Vermouth was first created in England as an inexpensive liquor meant to be an after-dinner treat.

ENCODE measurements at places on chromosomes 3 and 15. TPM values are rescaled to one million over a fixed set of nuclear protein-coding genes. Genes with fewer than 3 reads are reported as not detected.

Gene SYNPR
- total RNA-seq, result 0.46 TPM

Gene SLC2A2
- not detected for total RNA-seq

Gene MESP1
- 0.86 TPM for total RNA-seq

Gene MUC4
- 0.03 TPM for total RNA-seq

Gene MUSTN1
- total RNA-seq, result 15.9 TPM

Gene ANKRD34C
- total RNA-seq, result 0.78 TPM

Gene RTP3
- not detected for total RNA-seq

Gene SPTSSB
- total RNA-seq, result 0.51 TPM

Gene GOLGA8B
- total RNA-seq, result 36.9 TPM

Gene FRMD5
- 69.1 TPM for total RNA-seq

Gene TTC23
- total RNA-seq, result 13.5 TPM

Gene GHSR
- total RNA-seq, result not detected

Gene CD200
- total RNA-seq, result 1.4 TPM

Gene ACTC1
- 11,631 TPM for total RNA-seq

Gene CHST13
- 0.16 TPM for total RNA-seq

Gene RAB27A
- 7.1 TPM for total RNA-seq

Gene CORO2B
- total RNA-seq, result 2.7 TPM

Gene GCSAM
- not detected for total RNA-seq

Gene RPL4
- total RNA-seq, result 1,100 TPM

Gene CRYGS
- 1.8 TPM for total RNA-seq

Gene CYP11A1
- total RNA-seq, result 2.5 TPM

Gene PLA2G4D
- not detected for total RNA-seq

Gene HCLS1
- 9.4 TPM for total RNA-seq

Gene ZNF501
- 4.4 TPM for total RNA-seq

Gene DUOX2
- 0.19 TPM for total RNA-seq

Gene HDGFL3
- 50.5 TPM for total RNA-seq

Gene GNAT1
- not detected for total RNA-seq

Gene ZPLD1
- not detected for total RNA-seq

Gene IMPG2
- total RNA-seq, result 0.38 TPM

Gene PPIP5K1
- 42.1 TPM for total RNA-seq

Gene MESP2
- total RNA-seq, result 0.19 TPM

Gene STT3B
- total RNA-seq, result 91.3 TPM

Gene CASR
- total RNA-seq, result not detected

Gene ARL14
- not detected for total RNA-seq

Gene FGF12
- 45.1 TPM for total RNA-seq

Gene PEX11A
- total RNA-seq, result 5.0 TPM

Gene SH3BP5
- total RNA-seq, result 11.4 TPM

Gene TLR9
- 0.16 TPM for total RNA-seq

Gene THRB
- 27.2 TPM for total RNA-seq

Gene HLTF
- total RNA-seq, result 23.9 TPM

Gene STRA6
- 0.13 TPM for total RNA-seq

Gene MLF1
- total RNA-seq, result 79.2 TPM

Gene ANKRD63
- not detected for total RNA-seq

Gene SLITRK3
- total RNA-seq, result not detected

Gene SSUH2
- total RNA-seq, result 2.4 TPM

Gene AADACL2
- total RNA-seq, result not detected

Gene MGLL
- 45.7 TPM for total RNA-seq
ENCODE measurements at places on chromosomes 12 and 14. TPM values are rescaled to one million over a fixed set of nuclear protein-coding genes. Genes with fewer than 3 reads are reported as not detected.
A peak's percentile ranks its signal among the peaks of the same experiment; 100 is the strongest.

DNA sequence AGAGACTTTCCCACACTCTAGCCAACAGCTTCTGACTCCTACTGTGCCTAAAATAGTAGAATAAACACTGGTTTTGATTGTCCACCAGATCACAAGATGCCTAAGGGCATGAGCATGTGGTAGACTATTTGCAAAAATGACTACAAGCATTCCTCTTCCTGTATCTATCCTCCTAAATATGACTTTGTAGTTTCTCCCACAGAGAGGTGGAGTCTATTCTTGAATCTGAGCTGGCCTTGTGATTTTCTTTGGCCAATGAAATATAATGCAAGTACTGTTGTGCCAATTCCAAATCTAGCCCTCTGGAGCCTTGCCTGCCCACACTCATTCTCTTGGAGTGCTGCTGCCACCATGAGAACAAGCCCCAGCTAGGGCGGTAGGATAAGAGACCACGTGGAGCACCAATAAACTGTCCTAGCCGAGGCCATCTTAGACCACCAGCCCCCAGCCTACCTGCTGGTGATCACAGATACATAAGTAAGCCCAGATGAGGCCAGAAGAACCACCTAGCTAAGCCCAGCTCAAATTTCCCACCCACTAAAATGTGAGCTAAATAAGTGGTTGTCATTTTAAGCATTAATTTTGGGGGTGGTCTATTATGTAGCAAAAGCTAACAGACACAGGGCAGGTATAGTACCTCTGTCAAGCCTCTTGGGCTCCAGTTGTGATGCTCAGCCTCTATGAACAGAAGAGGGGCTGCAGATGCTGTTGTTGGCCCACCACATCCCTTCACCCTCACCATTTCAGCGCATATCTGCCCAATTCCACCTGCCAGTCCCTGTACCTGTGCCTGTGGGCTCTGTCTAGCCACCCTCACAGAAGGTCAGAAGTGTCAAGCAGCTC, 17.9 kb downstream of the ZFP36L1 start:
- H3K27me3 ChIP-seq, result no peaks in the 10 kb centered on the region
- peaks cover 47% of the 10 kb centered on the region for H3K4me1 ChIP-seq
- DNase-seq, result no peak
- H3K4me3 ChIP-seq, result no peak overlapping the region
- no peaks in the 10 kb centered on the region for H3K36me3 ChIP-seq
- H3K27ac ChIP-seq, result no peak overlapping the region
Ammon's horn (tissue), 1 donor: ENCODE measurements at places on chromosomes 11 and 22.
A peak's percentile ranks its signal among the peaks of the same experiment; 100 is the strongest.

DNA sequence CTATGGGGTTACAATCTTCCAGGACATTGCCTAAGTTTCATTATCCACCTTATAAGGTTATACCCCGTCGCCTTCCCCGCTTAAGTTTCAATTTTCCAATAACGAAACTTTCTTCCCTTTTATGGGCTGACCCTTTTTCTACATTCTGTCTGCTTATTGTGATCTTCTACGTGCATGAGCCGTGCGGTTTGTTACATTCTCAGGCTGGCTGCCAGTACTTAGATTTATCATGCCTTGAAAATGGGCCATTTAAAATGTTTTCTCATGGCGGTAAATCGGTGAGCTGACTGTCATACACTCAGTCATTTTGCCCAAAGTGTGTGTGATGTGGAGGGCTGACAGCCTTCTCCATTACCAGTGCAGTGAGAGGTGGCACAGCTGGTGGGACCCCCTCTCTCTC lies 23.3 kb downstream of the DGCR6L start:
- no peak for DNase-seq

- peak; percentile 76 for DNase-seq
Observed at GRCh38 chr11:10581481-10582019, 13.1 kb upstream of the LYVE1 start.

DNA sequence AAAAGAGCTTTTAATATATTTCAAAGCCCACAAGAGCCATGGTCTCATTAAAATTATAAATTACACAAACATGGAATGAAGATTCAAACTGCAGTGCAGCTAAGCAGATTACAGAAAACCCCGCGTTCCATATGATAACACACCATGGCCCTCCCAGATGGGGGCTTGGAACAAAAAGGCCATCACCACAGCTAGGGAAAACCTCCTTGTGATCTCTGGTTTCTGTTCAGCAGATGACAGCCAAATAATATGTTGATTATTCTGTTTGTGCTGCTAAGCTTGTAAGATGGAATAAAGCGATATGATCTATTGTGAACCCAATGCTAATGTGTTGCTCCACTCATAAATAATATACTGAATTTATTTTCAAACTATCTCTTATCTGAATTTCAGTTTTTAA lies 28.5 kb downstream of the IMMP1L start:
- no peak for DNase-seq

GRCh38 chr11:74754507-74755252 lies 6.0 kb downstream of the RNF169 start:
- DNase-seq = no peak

The martini would be nowhere without Italy’s Piedmont region, where vermouth was first created and commercially sold in the 1700s. Vermouth is a red or white wine that has been infused with a secret blend of more than a hundred aromatic spices, barks, bitter herbs, and flavorings, such as angelica, anise, cinnamon, coriander, ginger, quinine, rhubarb, and saffron. Before it was banned in the early 20th century, wormwood was also added (vermouth comes from the German word wermut, or “wormwood.”) After the wine is infused, it is then fortified to raise the alcohol content to 15-21 percent. While red vermouth is generally sweet, its white counterpart can be dry or semisweet.